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What Happens in the Valley? The Middle Easterner's Guide to the World's Tech Hub

From the best coffee and pizza places, to tips and advice from Middle Eastern entrepreneurs who have spent some time at Silicon Valley, we ask MENA-based founders about their experience in Silicon Valley.

"There’s a reason why startups succeed in Silicon Valley more than anywhere else in the world," Furnwish's CEO Reham ElMasry tells Startup Scene ME. "It's because they have the right support system." 

A region that finds home at the south of the San Francisco Bay Area, Silicon Valley is named after the large number of silicon chip innovators and manufacturers in the region. But that was long before the area became home to many of the world's largest high-tech corporations, including the headquarters of 39 businesses in the Fortune 1000, and thousands of startups. The Valley accounts for almost 30 percent of all of the venture capital investment in the United States, which has helped it to become a leading hub and startup ecosystem for high-tech innovation and scientific development.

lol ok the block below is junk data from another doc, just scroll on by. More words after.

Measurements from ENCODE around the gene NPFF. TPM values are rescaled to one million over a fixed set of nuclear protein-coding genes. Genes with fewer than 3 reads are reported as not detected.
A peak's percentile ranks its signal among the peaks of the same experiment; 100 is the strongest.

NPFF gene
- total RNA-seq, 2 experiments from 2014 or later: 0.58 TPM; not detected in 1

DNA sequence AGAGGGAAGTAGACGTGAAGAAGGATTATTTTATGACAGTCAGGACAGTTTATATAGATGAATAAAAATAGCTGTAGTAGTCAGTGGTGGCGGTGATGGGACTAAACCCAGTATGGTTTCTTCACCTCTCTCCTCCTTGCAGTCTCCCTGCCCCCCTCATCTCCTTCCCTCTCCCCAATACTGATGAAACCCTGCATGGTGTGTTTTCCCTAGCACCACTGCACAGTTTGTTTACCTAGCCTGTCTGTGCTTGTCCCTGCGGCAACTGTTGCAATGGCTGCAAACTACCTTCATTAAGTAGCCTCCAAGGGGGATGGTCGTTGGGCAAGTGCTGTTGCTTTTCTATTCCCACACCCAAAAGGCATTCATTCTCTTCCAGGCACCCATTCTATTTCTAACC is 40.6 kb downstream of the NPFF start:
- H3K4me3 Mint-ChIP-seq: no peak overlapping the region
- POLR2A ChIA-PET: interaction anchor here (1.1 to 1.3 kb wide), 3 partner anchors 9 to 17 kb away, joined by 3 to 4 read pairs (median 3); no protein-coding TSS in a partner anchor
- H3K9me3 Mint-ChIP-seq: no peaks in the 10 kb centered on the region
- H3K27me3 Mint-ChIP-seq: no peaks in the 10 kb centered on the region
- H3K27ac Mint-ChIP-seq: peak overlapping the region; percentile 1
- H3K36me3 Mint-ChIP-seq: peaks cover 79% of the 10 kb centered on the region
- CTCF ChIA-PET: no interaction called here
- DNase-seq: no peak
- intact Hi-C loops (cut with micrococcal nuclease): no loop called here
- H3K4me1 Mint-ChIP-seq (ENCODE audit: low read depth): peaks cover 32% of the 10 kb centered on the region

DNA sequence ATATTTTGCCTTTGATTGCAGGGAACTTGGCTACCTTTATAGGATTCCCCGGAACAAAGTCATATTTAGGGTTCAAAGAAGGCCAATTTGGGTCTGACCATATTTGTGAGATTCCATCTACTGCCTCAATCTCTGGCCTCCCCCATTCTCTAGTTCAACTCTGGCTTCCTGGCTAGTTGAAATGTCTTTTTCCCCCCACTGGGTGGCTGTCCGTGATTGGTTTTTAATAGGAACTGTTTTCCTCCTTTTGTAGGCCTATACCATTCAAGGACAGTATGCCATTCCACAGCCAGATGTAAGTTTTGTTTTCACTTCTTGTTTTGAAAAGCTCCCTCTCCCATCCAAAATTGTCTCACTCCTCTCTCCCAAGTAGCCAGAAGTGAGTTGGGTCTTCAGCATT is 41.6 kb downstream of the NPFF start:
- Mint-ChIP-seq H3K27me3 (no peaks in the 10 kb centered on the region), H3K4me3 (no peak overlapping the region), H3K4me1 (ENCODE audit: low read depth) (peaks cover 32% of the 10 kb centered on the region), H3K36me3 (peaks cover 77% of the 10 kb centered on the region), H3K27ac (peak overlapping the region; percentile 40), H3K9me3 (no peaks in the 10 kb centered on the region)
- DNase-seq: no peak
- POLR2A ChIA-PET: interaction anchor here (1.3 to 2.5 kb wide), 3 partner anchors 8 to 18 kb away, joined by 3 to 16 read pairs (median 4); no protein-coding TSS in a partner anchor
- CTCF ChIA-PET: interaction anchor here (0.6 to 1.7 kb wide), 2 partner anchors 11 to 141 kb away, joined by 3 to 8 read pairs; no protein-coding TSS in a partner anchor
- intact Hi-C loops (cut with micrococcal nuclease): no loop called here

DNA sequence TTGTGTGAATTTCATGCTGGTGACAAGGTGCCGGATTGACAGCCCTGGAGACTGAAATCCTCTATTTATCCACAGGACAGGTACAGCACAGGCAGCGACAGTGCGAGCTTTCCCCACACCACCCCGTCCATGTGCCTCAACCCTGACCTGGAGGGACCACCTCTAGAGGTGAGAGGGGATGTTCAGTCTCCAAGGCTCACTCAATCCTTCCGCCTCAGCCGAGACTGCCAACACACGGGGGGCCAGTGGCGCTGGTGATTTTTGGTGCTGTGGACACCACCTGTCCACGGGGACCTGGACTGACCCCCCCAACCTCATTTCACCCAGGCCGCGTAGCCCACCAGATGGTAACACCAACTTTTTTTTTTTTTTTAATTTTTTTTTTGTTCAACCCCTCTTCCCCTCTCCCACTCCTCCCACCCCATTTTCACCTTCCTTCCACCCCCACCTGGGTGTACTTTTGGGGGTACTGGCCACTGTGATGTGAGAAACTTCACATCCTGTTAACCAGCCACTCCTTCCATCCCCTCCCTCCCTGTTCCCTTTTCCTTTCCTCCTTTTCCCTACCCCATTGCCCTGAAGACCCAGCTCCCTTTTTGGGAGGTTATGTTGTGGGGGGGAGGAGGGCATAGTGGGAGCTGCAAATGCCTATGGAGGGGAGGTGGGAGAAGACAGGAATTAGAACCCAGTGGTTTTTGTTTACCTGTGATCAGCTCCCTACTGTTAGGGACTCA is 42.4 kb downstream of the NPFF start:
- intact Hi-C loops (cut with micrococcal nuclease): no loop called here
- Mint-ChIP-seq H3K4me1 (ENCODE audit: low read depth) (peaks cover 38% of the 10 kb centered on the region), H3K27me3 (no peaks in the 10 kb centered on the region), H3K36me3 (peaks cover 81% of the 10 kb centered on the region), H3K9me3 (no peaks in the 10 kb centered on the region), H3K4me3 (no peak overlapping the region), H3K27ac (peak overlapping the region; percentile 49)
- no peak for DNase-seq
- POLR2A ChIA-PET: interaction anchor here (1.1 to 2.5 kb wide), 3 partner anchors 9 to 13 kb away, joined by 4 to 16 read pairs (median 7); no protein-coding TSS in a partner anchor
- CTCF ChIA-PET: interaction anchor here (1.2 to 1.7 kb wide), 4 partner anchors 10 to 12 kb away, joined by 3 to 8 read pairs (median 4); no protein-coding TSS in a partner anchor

"I really tried to eliminate expectations and let myself enjoy whatever I get," says AbdelQader Ahmed, an Egyptian serial entrepreneur. But he couldn’t. "I was very excited and I had this hunger to learn and explore how the entrepreneurship ecosystem works in a place like San Francisco. I work through AlMaqarr Coworking Space, ElRe7la and our partners on strengthening and developing the entrepreneurship ecosystem in Egypt and I really wanted to see a version of that ecosystem after achieving many milestones we’re currently working on." 

 

 Injaz Egypt's trip to Silicon Valley in 2017.